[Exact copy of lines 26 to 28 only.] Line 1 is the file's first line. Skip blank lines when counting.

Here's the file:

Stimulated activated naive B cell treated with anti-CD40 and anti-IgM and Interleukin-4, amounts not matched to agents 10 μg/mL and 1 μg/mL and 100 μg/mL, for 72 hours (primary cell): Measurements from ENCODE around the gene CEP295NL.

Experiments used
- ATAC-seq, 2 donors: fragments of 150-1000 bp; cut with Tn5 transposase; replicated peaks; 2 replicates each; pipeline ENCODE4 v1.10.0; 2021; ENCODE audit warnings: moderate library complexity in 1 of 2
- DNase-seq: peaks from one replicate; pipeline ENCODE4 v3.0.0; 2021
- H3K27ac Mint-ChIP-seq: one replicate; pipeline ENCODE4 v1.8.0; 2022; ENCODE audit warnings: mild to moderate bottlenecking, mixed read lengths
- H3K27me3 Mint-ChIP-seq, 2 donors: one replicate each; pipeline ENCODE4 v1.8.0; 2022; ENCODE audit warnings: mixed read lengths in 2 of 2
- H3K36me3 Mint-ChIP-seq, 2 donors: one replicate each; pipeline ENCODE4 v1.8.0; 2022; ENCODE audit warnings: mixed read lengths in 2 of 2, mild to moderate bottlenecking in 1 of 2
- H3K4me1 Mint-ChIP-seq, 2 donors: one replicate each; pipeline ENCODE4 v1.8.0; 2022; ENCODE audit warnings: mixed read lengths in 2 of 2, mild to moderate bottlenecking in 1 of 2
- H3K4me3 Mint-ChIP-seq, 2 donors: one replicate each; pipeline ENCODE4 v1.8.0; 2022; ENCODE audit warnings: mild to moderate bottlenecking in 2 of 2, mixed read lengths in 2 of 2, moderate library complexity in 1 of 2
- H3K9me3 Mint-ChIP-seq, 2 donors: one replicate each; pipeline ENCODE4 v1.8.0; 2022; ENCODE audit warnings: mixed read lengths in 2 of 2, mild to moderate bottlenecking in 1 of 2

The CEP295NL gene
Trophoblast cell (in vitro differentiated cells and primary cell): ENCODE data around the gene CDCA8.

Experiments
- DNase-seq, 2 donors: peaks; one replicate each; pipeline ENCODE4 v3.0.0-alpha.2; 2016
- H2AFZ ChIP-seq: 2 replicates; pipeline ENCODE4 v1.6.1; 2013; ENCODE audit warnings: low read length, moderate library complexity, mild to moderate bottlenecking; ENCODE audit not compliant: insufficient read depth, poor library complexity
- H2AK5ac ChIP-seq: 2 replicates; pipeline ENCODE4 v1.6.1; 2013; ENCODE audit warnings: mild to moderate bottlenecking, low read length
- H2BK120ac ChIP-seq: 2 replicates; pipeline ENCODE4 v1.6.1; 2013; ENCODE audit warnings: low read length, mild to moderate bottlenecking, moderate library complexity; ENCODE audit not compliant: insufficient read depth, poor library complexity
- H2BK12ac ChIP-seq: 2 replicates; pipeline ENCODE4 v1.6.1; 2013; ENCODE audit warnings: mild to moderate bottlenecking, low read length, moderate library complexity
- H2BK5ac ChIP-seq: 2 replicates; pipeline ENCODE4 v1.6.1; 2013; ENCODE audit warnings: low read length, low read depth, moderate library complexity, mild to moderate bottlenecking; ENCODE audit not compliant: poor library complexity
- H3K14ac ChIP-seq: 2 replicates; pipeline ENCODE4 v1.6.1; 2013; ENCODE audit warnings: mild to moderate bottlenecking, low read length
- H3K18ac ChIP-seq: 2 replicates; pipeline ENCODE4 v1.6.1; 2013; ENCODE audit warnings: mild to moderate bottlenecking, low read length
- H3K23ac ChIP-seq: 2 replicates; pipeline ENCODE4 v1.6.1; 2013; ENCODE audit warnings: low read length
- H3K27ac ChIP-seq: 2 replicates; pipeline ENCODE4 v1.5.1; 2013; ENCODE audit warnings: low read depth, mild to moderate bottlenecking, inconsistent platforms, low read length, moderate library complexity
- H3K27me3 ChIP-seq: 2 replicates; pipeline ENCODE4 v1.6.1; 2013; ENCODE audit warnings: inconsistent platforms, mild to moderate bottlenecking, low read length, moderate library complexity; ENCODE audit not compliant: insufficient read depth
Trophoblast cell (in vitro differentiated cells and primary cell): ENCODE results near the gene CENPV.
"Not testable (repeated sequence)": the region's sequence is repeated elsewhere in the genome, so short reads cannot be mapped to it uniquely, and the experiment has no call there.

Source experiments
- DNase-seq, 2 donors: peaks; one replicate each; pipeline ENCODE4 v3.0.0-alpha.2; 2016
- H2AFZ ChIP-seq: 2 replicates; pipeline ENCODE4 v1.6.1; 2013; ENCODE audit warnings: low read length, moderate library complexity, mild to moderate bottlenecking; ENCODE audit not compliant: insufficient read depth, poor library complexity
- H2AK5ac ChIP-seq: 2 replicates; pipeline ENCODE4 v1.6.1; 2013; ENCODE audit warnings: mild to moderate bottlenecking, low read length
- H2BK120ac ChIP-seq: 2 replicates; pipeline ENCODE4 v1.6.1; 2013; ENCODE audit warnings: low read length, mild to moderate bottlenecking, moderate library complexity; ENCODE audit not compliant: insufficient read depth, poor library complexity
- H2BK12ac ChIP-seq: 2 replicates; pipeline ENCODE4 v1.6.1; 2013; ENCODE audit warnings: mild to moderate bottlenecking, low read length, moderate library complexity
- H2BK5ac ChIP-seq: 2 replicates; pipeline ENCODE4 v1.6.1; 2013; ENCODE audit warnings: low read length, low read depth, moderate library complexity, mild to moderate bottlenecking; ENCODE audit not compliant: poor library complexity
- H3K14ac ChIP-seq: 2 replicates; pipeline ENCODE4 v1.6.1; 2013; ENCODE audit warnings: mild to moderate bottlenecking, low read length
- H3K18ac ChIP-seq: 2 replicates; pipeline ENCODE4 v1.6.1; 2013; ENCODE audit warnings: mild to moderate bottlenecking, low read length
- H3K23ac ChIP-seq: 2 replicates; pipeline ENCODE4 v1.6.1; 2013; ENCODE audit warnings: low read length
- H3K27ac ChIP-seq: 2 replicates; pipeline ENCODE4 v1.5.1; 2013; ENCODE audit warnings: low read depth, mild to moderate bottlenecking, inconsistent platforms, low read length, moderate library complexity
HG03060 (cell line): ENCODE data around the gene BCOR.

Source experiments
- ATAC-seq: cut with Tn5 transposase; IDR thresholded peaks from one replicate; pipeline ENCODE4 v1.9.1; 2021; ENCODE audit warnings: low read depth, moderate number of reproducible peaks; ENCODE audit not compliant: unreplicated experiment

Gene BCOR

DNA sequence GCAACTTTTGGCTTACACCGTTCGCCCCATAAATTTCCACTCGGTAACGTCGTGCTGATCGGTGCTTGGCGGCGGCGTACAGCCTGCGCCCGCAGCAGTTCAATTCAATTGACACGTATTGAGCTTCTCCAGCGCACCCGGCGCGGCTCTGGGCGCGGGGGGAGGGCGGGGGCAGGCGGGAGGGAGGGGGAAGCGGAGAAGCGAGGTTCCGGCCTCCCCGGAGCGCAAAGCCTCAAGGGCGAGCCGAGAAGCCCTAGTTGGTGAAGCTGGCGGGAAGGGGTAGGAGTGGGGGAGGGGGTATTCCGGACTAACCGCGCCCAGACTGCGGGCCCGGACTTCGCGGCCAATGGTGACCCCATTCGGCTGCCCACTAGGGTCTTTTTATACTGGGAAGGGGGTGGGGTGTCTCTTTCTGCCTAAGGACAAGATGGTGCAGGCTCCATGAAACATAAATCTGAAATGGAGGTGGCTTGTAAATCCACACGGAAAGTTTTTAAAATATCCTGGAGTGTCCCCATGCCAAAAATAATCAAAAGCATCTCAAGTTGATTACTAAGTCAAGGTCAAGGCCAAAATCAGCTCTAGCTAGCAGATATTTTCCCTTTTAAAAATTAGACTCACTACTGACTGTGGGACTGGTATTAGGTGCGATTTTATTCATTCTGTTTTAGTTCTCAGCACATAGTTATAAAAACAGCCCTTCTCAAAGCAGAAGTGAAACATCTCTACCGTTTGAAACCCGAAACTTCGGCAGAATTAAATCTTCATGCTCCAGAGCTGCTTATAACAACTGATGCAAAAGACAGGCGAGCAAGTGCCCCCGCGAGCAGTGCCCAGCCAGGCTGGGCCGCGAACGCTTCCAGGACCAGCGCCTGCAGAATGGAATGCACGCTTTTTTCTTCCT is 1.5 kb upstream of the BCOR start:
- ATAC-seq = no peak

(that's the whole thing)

"Not testable (repeated sequence)": the region's sequence is repeated elsewhere in the genome, so short reads cannot be mapped to it uniquely, and the experiment has no call there.

Source experiments
- DNase-seq, 2 donors: peaks; one replicate each; pipeline ENCODE4 v3.0.0-alpha.2; 2016